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A window on quality 2022 (Part 2) | Whakarāpopototanga matua: He tirohanga kounga 2021 (Wāhanga 2)


A year ago, the Health Quality & Safety Commission released its first look at the effects of the Covid pandemic  on Aotearoa New Zealand health system.

A window on quality 2022: COVID-19 and impacts on our broader health system (Part 2) | He tirohanga kounga 2022: Me ngā pānga ki te pūnaha hauora whānui (Wāhanga 2) updates the effect of the pandemic on our health system and expands its lens to include the impact on our population’s mental health, health care workforce and experience of care for disabled people.

Produced in partnership with clinical and academic experts and agencies, health care workers, community workers and consumers, this report confirms our experience of, and response to, the pandemic was different to and more successful than most other countries. We were able to keep COVID-19 out of the country long enough to vaccinate strongly and save many lives. However, the arrival of the Omicron variant exposed long-standing, fundamental weaknesses in our system, the first being the increasing mismatch between the demand for health services and the ability to meet that demand.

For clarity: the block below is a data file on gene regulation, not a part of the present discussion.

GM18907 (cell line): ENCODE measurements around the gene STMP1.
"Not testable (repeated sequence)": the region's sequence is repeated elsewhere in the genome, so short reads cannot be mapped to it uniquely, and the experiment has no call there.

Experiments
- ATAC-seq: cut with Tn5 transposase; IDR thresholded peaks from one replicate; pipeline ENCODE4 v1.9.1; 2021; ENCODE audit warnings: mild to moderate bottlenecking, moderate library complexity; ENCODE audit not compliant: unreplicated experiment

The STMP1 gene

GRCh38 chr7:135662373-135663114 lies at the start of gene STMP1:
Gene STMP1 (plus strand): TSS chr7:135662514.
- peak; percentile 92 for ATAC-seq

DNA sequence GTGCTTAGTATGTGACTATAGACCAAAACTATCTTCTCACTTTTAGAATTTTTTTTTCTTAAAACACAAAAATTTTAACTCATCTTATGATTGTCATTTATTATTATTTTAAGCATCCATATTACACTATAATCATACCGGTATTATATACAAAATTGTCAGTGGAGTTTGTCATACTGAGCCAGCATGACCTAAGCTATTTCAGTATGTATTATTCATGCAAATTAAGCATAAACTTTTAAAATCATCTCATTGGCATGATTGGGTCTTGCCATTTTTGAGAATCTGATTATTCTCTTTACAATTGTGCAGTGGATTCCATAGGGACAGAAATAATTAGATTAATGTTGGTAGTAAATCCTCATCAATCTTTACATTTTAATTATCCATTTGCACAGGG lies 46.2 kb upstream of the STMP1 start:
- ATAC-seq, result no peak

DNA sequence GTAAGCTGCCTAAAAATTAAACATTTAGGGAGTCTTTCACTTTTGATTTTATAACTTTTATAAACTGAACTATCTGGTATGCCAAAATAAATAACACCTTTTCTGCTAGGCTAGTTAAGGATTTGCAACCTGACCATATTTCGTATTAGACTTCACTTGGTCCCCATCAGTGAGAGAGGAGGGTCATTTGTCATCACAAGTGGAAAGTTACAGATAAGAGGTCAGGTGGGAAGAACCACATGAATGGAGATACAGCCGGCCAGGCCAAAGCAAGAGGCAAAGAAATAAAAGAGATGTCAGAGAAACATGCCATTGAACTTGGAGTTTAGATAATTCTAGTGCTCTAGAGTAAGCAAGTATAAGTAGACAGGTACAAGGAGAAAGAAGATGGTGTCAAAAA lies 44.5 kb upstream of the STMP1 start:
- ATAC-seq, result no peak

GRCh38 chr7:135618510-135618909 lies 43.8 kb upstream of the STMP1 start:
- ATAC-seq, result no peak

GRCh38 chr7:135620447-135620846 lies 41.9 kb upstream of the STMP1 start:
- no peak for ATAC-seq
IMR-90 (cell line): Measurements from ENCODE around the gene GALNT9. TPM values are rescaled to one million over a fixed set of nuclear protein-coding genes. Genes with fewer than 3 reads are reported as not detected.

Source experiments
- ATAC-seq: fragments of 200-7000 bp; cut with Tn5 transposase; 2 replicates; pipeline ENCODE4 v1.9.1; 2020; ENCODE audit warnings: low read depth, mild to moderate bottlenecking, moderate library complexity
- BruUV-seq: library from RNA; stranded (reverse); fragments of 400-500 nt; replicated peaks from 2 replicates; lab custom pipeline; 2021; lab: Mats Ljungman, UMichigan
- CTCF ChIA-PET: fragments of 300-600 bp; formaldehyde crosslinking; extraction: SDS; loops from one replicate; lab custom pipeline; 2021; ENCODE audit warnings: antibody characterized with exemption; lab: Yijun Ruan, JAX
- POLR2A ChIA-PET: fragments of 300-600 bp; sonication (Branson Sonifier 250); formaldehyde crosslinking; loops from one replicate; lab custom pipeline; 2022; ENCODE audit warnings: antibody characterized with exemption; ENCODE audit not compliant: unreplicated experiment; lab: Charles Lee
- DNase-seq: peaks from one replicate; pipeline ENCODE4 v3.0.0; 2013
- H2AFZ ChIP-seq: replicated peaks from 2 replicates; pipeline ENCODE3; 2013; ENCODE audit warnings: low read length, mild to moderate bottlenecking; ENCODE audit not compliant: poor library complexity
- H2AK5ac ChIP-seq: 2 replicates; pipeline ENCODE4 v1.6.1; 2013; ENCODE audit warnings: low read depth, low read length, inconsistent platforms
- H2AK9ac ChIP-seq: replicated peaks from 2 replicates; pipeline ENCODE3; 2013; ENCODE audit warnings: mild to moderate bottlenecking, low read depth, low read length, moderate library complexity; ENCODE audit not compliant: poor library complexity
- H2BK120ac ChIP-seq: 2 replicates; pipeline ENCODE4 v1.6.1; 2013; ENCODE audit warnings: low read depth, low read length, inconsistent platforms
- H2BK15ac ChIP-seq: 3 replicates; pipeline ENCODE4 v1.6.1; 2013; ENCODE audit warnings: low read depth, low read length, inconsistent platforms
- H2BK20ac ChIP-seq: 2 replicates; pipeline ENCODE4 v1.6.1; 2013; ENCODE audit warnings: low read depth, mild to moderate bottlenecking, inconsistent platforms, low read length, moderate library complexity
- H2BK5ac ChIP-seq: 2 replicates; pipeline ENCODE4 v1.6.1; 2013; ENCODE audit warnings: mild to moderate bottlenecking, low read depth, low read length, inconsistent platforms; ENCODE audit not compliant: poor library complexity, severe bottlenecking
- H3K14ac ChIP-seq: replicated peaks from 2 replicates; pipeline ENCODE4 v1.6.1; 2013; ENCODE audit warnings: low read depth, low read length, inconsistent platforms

Lives saved during the initial phase of the pandemic in 2020 are now being offset by greater excess mortality since the spread of the Omicron variant in the community.

Cancer screening, acute care, planned care, rates of immunisation of babies, particularly Māori and Pacific infants, and babies in families living in poverty were affected by the pandemic.

Our health care workforce was severely impacted, and emergency departments continue to experience greater pressure.

Weaknesses exposed included entrenched inequities in health status, health care quality and outcome experienced by Māori, Pacific and disabled peoples.

Looking forward, the report finds appropriate funding of health services must be balanced with a focus on efficiency and equity, including utilising a unique opportunity for the country revealed by the pandemic: the power of local communities, as seen in Pacific and Māori responses to lockdowns, vaccination, and wider need in the community.